Natural killer T cells and innate immune B cells from lupus-prone NZB/W mice interact to generate IgM and IgG autoantibodies

Authors

  • Tsuyoshi Takahashi,

    1. Department of Medicine, Stanford University School of Medicine, Stanford, USA
    Search for more papers by this author
  • Samuel Strober Dr.

    Corresponding author
    1. Department of Medicine, Stanford University School of Medicine, Stanford, USA
    • Med/Immunology & Rheumatology, Stanford University School of Medicine, CCSR Bldg. Room 2215-C, 269 Campus Drive, Stanford, CA 94305–5166, USA, Fax: +1-650-7256104
    Search for more papers by this author

Abstract

Lupus-prone NZB/W F1 mice develop glomerulonephritis after T helper cell-dependent isotype switching of autoantibody secretion from IgM to IgG at about 6 months of age. We compared innate immune natural killer (NK) T cells and conventional T cells for their capacity to help spontaneous in vitro immunoglobulin and autoantibody secretion of innate immune (B-1 and marginal zone) and conventional (follicular) B cell subsets from NZB/W F1 mice. We found that purified NKT cells not only increased spontaneous secretion of IgM and IgM anti-double-stranded (ds)DNA antibodies by B-1 and marginal zone B cells, but also facilitated secretion of IgG anti-dsDNA antibodies predominantly by B-1 B cells. Few IgM or IgG anti-dsDNA antibodies were secreted by follicular B cells, and conventional T cells failed to provide potent helper activity to any B cell subset. All combinations of T and B cell subsets from normal C57BL/6 mice failed to generate vigorous IgM and IgG secretion. NZB/W NKT cell helper activity was blocked by anti-CD1 and anti-CD40L mAb. In conclusion, direct interactions between innate immune T and B cells form a pathway for the development of IgM and IgG lupus autoantibody secretion in NZB/W mice.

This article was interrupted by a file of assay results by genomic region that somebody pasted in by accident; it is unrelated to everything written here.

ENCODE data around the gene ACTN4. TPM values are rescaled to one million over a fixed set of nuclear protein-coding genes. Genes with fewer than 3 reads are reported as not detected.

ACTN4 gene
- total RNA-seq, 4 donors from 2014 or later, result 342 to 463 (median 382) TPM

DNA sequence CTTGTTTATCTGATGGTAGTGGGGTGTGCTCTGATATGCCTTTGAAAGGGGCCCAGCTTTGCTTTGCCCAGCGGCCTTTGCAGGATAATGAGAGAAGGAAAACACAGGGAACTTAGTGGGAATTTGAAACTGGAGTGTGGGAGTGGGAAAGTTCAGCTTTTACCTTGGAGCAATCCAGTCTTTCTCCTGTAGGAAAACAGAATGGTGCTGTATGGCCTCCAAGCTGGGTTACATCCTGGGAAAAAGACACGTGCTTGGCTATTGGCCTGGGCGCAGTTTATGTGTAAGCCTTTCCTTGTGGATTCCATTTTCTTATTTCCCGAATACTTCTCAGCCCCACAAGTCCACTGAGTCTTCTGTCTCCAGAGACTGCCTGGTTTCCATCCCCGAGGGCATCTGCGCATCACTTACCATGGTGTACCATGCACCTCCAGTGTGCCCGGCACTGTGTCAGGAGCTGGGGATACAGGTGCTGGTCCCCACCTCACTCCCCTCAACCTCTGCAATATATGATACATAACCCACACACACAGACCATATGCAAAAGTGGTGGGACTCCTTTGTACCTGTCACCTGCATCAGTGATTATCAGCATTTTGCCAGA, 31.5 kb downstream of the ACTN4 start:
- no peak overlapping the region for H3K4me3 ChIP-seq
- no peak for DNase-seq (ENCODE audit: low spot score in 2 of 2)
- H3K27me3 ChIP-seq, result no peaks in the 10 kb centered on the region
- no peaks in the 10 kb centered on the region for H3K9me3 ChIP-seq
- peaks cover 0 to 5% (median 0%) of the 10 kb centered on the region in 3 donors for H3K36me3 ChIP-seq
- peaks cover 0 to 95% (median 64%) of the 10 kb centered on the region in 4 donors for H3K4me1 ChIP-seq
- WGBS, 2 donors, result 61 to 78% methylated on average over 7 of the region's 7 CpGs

Ancillary